Boxer to baller - why Dominic Bradley swapped the sweet science for Swatragh
IT was an unexpected twist to go from boxer to baller – but Dominic Bradley is enjoying life outside the ropes as his Swatragh side gears up for tomorrow’s Derry championship rumble with neighbours Slaughtneil.
Just 10 months ago Bradley produced a string of stunning performances to pick up the coveted ‘Best Boxer’ award at the Ulster Elite Championships, and looked in prime position for a spot on the team bound for the Commonwealth Games.
However, the introduction of new weights for those Birmingham Games, and the removal of the lightweight class at which he had triumphed, left Bradley on a sticky wicket – caught between the remaining 57kg and 63.5kg classes, and forced to go one way or the other.
In the end he chose to cut another three kilos from a frame that barely had it to lose and, when the assessments pitted him against eventual Commonwealth gold medallist Jude Gallagher, that weight cut took its toll.
“Obviously I was disappointed that 60 wasn’t going to be there, but I didn’t give up at that,” says the 23-year-old.
“I said I would make the 57, so I gave it a lash… it was the worst weight cut I ever had. It was shocking, but I didn’t want to leave it without giving it a go.
“It took a lot out of me to get down to 57, I knew I didn’t have the same bite in me, and it showed big time in the assessments. Me and Jude did the assessment week together and, in fairness to Jude, he was the man that week and he showed it when he went over to the Commonwealths too.
“He was an animal, you could see it in him.”
That was at the end of March, and while missing out on Birmingham was a bitter blow - especially as he had captained Team NI at the 2017 Commonwealth Youth Games in Barbados – it also presented an opportunity for Bradley to become reacquainted with his first love.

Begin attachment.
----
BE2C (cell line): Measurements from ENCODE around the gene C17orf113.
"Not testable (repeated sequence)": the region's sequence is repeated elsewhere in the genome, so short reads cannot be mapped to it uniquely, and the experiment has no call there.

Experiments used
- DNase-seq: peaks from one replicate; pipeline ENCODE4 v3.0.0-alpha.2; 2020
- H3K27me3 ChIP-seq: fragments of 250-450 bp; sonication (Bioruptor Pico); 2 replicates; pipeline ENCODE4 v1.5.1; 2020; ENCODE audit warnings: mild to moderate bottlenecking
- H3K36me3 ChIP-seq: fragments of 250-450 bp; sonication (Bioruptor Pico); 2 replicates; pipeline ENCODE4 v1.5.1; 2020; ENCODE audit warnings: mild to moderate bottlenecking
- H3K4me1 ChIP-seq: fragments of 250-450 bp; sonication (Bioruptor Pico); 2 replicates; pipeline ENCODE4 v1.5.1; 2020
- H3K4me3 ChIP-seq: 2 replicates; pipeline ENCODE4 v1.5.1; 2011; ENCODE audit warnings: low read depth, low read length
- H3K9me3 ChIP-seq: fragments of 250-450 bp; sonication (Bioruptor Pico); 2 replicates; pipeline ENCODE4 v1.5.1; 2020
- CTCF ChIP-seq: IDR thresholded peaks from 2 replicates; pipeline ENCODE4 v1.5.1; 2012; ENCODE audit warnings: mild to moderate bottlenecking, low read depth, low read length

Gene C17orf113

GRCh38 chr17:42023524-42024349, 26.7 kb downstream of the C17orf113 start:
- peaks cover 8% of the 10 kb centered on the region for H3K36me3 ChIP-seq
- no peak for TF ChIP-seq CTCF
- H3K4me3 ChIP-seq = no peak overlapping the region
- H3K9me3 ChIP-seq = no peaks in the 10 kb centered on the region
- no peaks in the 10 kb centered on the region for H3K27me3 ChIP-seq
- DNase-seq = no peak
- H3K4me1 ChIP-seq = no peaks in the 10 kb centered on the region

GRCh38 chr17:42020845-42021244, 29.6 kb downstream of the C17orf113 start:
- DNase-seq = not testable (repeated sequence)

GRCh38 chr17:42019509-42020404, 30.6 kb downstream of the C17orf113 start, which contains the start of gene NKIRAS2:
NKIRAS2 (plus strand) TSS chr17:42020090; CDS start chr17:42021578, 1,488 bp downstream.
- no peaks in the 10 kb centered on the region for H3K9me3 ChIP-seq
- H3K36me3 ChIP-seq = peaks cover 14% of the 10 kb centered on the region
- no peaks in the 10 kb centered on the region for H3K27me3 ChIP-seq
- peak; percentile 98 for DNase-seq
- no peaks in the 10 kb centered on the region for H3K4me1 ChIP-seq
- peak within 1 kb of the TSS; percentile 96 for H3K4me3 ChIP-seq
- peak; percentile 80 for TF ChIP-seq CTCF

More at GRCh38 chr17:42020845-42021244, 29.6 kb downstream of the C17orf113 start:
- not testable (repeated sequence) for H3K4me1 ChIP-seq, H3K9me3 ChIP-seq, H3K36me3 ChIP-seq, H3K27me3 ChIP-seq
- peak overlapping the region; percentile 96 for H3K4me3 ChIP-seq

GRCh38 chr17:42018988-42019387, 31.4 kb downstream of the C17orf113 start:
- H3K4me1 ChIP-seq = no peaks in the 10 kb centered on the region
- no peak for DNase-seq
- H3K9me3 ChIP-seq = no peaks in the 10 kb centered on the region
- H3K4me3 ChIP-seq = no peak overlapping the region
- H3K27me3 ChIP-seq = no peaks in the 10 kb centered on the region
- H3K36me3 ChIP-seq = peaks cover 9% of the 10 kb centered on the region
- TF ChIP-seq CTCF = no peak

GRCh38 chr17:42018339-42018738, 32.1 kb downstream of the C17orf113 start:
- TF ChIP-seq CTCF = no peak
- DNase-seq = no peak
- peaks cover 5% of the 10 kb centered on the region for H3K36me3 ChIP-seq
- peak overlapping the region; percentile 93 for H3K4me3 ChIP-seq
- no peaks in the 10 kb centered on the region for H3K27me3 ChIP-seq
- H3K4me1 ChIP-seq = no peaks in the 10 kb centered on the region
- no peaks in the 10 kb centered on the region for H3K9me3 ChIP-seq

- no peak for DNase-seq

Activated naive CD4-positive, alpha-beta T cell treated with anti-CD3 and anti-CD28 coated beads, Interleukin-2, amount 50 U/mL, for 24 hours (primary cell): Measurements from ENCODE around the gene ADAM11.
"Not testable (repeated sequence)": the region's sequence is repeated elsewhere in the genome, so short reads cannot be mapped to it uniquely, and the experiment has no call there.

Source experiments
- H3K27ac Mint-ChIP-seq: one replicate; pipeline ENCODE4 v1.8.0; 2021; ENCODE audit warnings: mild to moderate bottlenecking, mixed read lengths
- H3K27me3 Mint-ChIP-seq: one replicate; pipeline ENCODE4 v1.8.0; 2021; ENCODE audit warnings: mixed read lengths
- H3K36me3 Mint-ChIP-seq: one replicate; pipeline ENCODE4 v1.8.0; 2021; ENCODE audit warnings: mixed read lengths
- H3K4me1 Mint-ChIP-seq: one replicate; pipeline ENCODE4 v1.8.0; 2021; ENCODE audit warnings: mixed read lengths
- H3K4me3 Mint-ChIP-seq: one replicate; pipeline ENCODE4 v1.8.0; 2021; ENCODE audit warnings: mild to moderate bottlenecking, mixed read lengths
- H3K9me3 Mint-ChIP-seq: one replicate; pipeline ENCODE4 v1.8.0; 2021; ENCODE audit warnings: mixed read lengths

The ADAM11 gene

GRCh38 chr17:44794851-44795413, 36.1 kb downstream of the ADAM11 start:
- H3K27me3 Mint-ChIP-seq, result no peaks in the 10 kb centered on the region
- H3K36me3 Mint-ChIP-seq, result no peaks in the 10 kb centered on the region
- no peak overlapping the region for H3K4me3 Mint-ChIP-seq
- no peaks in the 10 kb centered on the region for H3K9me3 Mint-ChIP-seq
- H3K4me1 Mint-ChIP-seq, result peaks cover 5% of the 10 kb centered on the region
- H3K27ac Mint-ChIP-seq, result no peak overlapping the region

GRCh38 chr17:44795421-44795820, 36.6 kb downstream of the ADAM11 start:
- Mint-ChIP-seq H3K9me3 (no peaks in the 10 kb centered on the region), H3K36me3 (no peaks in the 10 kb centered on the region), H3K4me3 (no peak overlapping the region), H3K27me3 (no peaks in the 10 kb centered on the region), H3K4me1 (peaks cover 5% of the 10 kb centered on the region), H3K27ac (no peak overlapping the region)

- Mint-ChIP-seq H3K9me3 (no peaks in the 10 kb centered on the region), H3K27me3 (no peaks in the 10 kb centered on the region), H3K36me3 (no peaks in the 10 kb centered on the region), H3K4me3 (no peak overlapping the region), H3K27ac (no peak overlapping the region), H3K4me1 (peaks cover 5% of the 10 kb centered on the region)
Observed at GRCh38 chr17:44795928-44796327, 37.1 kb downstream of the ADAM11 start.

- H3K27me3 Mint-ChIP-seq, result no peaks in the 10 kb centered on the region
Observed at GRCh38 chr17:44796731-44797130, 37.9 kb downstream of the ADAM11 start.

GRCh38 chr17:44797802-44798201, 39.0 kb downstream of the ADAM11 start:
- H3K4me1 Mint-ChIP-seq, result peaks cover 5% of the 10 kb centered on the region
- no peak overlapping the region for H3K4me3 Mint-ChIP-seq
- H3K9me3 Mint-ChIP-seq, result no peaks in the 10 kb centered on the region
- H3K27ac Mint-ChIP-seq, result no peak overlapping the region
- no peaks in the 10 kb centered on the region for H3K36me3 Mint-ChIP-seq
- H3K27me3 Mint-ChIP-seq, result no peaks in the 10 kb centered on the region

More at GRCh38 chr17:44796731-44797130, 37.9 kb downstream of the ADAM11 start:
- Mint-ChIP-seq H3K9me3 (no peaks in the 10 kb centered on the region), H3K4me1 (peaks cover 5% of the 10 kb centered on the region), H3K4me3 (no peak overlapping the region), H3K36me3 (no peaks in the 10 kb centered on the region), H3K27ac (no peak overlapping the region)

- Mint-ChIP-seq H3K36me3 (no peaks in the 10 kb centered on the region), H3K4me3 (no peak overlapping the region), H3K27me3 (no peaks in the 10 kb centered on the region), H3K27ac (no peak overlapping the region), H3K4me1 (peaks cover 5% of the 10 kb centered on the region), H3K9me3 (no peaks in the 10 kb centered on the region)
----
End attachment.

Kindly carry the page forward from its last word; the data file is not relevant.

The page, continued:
And so, with boxing having forced football onto the backburner for so long, Bradley finally had the chance to give it another crack.
Having recovered from a broken finger picked up hurling for Swatragh, Bradley started in place of Conor McAtamney in the last 16 victory over Bellaghy a fortnight ago after the former Derry player tweaked his hamstring in the warm-up.
From the ring to a different battle ground entirely, he didn’t look out of place.
“The last couple of years I wasn’t really able to play at all, just with the level of commitment to boxing, but the whole way up through underage I would’ve played where I was able.
“Even if I wasn’t playing, though, I was always watching. I was never really too far away from it - whenever you’re from Swatragh you never will be, no matter what else you’re doing.
“Honestly, I’m loving being back at it… it’s like a breath of fresh air. That’s what all my friends are at, and when you’re boxing, you wouldn’t have as much contact with them boys… like, me, Anton [Tohill], Lorcan and Oisin [McWilliams], Tiarnan Walsh, Niall Coyle were all the same year at school, so we’d have played a lot of football together.
“Also, shortly after I knew I wasn’t going to the Commonwealths, I found out I’d got into the PGCE in Coleraine. At that point it was pretty clear what the next year was going to look like for me.
“The course is full on. Where last year, if you were called down to the Irish High Performance in Dublin, you had to go - this year, even if I was called, I wouldn’t be able to do it.
“You just never know what life will throw up, I suppose.”
And as for what the future holds, Bradley is looking no further than tomorrow night in Owenbeg.
“It’s a big challenge, but we’re going into it with nothing to lose.
“As for the boxing, I’m the type of person who wouldn’t be interested in going at it half-assed – I’m either 100 per cent at it, or let it lie until I can go at it 100 per cent again.
“I haven’t made any definite plans or decisions… I’ll just enjoy this now and take it as it comes.”